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TAD 2013 Review: Solo


Often a film is distinctly Canadian for its budget, its folksiness, or, unfortunately, its low expectations. Solo, written and directed by Isaac Cravit of Toronto offers something else that is decided Canadian in its own way, while still being effective and entertaining.

This quiet horror-thriller that finds a young girl terrorized during a camp retreat has a familiar setting, and plays upon ideas of trust and comfort. A small island, one you might find on any lake across Ontario or Canada for that matter, is the scene of the tension. It’s an environment both beautiful and haunting.

Actress Annie Clark, also of Toronto and better known for her appearances on Degrassi: The Next Generation, is Gillian, the heroine in peril, but just because she is terrorized, doesn’t mean she isn’t doing it to herself.

A simple premise gets underway quickly, as Gillian, an aspiring camp counselor, must first take an island overnight across the weekend in order to complete her training. Maybe it’s that this is advertised as a mystery, and that our protagonist is this sweet, pure, gorgeous young woman, we start to suspect the motives and pasts of the few characters we meet – the men, to be exact.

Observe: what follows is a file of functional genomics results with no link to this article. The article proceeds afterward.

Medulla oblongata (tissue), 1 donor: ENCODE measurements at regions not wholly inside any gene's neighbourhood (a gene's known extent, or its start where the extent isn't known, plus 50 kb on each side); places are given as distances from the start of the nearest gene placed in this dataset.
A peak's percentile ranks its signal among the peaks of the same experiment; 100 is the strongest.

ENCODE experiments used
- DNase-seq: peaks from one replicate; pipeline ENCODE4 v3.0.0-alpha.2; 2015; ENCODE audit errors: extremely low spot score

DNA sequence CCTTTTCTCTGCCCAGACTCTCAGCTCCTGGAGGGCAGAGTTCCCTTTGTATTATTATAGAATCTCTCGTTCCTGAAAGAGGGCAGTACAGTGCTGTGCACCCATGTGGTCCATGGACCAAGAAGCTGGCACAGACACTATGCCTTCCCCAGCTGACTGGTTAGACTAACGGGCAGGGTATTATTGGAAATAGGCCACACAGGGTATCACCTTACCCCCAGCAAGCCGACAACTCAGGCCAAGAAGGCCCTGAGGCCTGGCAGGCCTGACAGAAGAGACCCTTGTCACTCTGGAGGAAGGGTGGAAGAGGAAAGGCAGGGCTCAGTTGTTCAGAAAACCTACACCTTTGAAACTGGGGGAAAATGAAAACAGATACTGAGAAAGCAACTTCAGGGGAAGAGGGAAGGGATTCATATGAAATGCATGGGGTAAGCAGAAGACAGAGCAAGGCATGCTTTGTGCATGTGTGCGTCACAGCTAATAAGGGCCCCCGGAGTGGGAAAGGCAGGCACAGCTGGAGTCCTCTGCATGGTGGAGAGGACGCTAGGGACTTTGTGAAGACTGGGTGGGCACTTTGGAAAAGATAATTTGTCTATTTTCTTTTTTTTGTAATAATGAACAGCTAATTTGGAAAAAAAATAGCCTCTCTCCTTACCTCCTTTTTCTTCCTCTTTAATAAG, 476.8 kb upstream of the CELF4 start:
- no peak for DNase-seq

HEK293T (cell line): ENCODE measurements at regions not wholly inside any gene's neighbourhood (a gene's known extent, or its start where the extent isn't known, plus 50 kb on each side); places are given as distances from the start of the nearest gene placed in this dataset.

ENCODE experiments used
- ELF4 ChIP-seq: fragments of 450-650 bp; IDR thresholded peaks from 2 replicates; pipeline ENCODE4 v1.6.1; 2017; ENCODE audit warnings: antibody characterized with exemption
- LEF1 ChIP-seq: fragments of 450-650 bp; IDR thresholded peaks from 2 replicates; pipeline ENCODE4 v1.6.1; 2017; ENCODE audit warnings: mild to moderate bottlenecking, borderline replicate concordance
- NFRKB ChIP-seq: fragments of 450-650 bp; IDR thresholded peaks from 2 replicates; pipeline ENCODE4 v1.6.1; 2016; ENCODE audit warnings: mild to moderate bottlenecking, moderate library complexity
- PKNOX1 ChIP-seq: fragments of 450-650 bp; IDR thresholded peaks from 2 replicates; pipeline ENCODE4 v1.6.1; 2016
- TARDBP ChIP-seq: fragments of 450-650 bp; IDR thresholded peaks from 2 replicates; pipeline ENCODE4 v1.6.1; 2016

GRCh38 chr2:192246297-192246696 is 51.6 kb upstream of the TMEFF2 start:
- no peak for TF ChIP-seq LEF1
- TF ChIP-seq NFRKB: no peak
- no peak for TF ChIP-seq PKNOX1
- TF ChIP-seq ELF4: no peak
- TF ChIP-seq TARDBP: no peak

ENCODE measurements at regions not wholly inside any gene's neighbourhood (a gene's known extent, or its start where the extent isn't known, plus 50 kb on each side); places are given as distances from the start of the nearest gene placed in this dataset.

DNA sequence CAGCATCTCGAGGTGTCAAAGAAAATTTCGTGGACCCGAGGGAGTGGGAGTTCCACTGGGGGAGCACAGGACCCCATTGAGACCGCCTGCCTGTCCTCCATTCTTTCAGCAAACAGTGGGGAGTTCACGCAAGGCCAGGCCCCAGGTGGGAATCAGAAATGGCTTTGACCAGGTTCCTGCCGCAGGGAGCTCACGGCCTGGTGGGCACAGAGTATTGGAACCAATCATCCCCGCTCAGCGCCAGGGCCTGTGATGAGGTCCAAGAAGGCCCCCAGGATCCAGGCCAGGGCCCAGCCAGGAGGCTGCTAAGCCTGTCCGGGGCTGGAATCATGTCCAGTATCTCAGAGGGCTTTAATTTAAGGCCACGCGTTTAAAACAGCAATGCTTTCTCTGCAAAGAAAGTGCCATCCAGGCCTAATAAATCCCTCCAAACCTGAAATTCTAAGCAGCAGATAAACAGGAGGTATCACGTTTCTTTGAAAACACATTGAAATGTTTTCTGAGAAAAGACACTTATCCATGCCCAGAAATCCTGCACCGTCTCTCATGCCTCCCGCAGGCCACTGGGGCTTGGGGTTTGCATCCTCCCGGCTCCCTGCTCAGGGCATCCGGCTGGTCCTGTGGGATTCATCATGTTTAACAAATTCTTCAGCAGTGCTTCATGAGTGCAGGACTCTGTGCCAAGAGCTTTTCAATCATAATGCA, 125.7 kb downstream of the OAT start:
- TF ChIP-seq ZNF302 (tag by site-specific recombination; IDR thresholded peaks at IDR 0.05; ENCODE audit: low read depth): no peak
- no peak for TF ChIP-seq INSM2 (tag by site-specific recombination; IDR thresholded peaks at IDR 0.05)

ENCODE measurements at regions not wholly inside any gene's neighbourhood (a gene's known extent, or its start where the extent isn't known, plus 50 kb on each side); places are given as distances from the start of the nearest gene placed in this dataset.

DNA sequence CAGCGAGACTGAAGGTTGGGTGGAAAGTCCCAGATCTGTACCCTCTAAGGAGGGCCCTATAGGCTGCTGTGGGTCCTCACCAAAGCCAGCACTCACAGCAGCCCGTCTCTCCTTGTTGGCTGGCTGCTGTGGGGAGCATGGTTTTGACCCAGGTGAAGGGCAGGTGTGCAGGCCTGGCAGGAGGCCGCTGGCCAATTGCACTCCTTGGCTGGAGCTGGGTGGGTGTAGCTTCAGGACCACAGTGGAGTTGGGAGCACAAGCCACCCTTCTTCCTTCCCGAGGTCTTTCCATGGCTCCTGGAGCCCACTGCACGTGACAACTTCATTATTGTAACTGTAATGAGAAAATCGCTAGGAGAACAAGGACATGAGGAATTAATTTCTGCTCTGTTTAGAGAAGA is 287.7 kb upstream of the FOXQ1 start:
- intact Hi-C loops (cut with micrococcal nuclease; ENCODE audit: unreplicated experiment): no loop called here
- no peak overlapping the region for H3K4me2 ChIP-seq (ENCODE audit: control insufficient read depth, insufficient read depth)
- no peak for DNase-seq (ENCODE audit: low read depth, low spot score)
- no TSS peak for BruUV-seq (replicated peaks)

So Solo keeps you on edge, as Gillian finds a spot alone in the forest, and deals with noises and nightmares. She is nervous, certainly, hearing stories and hearing uncertain sounds, but the viewer too is uneasy.

It’s not only that we don’t know what is going to happen to her, but we’re the voyeur for the beginning of the film. Gillian is an instantly sympathetic character (and not just because of her silly camp uniform). Her blue eyes, soft features, and level-headedness make her one to root for; she is neither the completely helpless victim nor the violent temptress that such genre films embrace.

While it’s not especially novel, it’s effective, and the slow rise in tension throughout pays off second half that ratchets up the blood and discomfort. Best viewed alone.

[star v=35]

Anthony Marcusa

A pop-culture consumer, Anthony seeks out what is important in entertainment and mocks what is not. Inspired by history, Anthony writes with the hope that someone, somewhere, might be affected.